Increasing use of disease modifying drugs for MS in Canada


University of Toronto investigators report on the utilization of disease modifying drugs in Canada. Rotstein DL, Mamdani M, O'Connor PW. Can J Neurol Sci. 2010 May;37(3):383-8.


The course of multiple sclerosis may be slowed by use of the disease modifying drugs (DMDs): subcutaneous or intramuscular interferon beta-1a, interferon beta-1b, glatiramer acetate, and natalizumab. Authors set out to compare utilization of these drugs in the Canadian provinces from 2002-2007.

Using a retrospective cohort analysis, population data from International Medical Statistics (IMS) Health between November 2001 and October 2007was reviewed.

The total annual number of DMD prescriptions increased from 3.9, in 2002, to 5.1, in 2007, per 1,000 Canadians. The total annual cost of prescriptions rose from $187 million to $287 million. Of the four provinces responsible for the majority of prescriptions--Alberta, BC, Ontario, and Quebec--Quebec had the highest average annual prescription rate (7 per 1,000 population) and BC had the lowest rate (3.3 per 1,000 population). Subcutaneous interferon beta-1a was the most commonly used drug whereas glatiramer acetate showed the greatest growth in use from 2002 to 2007.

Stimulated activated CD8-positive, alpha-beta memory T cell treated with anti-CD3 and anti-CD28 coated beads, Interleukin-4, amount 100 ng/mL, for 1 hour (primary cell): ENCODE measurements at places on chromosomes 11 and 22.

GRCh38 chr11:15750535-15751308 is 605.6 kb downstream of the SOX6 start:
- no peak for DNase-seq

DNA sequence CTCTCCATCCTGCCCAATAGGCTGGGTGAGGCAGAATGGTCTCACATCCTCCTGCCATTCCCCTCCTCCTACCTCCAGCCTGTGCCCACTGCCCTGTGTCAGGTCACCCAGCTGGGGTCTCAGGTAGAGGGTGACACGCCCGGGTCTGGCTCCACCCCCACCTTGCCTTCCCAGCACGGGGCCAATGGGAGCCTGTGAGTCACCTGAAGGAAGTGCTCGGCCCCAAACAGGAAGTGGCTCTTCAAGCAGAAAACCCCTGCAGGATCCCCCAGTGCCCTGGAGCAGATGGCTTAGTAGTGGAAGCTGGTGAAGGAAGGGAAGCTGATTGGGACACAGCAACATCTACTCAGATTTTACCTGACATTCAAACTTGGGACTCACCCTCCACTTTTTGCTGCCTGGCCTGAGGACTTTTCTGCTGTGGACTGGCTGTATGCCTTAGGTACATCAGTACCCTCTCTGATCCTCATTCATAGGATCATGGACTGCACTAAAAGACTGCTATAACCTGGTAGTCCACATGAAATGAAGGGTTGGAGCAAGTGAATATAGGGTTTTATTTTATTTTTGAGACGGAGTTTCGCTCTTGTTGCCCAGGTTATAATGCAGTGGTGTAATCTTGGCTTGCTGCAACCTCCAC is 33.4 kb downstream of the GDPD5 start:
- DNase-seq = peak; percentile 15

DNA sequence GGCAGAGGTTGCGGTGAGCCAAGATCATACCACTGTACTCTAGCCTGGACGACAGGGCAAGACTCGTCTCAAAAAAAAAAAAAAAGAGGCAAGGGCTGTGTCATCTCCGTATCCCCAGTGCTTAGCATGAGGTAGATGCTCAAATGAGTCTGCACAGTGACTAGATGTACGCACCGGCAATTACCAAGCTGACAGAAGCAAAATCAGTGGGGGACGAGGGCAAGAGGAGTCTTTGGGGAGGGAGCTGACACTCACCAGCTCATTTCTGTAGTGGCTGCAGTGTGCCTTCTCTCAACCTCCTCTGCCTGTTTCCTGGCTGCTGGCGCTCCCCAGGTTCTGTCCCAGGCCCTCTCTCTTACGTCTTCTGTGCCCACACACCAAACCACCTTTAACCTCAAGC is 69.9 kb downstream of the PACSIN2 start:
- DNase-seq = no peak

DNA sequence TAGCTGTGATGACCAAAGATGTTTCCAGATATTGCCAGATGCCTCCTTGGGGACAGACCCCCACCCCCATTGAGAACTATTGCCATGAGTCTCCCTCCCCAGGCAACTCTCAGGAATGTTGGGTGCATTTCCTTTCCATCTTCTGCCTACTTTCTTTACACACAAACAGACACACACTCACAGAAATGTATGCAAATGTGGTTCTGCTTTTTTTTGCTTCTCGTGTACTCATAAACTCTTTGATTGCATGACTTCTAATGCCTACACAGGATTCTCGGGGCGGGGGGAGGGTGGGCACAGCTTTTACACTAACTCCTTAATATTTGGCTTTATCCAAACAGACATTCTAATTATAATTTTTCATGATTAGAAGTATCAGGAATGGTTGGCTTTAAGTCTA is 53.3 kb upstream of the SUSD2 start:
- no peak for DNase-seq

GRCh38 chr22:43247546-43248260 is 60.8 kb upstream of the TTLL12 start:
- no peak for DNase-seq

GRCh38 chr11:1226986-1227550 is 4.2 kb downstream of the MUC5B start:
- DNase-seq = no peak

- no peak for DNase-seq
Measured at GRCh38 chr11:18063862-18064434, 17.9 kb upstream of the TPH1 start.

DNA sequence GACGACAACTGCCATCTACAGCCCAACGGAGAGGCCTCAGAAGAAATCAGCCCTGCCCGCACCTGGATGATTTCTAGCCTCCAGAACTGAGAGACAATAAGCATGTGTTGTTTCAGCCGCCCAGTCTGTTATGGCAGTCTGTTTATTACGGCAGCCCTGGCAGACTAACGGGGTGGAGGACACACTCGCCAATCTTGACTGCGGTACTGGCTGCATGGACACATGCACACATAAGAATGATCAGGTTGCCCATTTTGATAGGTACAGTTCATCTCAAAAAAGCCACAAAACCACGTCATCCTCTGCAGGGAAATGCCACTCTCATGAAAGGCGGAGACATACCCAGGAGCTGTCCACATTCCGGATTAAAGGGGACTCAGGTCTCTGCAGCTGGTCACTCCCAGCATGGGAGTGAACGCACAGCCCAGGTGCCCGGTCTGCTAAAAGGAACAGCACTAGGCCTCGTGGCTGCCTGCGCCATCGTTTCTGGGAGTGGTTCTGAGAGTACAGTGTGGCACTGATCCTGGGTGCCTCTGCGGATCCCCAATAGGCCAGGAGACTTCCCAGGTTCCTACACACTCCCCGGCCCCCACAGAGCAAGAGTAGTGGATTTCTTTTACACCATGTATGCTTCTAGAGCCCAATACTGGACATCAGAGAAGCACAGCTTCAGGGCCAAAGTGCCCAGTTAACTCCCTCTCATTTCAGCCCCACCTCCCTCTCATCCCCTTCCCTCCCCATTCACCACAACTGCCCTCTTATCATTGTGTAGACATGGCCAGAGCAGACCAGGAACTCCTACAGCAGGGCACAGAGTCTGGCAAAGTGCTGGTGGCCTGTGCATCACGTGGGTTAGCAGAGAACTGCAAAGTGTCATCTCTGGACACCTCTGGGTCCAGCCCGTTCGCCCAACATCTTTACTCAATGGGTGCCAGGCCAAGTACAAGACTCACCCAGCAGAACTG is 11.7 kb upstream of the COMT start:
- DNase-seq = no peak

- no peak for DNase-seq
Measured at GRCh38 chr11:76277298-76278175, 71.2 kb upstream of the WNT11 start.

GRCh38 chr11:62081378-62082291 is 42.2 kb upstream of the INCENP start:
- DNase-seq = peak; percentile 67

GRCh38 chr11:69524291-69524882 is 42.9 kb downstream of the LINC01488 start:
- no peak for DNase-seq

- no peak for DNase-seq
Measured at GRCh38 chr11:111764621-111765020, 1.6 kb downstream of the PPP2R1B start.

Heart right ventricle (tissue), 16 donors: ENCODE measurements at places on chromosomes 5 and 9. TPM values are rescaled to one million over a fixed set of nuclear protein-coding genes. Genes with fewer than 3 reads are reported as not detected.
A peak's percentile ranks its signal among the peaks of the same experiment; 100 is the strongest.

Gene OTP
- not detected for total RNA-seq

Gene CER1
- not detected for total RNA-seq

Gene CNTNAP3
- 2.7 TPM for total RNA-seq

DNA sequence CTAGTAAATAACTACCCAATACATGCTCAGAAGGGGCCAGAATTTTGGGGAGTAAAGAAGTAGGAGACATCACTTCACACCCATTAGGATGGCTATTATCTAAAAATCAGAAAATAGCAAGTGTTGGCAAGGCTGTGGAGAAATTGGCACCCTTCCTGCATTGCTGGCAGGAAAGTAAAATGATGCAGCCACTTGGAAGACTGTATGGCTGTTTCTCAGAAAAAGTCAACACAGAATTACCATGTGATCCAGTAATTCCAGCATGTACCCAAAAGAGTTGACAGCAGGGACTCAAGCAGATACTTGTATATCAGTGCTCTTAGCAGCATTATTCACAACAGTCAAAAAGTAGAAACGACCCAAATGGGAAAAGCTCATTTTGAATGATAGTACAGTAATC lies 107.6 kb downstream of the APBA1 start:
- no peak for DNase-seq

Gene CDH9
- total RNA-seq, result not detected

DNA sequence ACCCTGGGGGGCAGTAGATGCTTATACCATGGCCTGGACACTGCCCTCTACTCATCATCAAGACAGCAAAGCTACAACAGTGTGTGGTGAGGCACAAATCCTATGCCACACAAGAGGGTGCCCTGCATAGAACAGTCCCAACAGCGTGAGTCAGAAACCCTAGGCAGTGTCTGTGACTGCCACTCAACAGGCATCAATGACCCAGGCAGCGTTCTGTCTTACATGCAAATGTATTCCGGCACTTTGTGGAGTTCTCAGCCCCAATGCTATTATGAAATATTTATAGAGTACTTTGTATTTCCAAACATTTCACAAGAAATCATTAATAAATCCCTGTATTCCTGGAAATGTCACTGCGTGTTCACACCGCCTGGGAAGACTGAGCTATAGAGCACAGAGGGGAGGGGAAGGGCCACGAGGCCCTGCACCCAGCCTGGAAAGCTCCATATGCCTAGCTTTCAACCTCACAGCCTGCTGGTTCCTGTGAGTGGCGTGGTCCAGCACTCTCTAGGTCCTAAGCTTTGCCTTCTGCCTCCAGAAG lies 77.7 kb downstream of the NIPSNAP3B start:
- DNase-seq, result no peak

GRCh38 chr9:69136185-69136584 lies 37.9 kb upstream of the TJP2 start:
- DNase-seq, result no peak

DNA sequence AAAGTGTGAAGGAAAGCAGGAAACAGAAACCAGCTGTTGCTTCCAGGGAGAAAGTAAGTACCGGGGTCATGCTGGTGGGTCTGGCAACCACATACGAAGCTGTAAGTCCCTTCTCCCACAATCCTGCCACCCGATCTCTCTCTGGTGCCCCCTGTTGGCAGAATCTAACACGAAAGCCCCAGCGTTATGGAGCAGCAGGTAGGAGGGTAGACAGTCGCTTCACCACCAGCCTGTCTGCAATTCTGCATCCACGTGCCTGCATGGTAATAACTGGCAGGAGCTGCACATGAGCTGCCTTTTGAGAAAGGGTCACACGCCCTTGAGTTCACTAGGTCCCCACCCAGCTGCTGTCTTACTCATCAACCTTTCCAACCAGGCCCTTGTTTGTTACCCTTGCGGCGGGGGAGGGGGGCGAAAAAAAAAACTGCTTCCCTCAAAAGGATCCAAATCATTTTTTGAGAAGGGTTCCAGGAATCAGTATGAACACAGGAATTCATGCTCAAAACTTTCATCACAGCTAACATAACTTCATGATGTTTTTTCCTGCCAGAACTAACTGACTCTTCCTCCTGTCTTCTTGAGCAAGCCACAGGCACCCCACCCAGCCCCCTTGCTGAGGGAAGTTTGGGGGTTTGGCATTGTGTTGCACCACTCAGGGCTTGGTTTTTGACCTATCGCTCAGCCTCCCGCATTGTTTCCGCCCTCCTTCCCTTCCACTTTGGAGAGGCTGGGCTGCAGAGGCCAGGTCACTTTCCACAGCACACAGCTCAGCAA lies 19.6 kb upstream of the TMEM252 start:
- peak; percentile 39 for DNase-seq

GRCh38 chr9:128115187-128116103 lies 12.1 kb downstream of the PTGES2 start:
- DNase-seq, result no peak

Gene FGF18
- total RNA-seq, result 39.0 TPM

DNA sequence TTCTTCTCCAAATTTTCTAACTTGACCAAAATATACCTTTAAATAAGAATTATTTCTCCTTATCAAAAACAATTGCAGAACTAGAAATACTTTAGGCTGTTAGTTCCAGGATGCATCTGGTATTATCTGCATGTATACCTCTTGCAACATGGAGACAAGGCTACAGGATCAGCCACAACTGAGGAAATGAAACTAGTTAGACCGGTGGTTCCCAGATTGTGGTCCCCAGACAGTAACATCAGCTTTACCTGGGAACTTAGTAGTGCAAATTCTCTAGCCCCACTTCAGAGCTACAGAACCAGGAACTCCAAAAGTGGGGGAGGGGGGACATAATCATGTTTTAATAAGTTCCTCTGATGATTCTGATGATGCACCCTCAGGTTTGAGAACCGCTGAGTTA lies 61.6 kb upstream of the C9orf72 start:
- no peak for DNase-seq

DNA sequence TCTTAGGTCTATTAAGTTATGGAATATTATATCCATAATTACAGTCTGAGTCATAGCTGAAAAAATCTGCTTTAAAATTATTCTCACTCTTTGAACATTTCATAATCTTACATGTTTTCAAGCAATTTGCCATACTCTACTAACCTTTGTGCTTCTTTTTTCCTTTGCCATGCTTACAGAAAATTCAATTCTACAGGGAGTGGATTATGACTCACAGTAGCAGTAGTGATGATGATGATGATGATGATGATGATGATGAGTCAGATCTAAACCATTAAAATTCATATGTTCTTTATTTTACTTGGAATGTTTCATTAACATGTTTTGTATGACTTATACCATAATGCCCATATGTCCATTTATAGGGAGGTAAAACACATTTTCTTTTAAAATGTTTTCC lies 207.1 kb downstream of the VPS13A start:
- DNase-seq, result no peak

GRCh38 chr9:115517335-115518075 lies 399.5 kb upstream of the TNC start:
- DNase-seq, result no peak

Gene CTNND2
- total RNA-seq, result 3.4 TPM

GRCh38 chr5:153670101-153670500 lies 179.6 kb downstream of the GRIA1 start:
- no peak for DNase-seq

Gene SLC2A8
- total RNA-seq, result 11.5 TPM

Disease modifying drugs prescription rates and costs increased by more than 30% between 2002 and 2007. There was wide variation in DMD prescription rates and relative drug preferences across the provinces.

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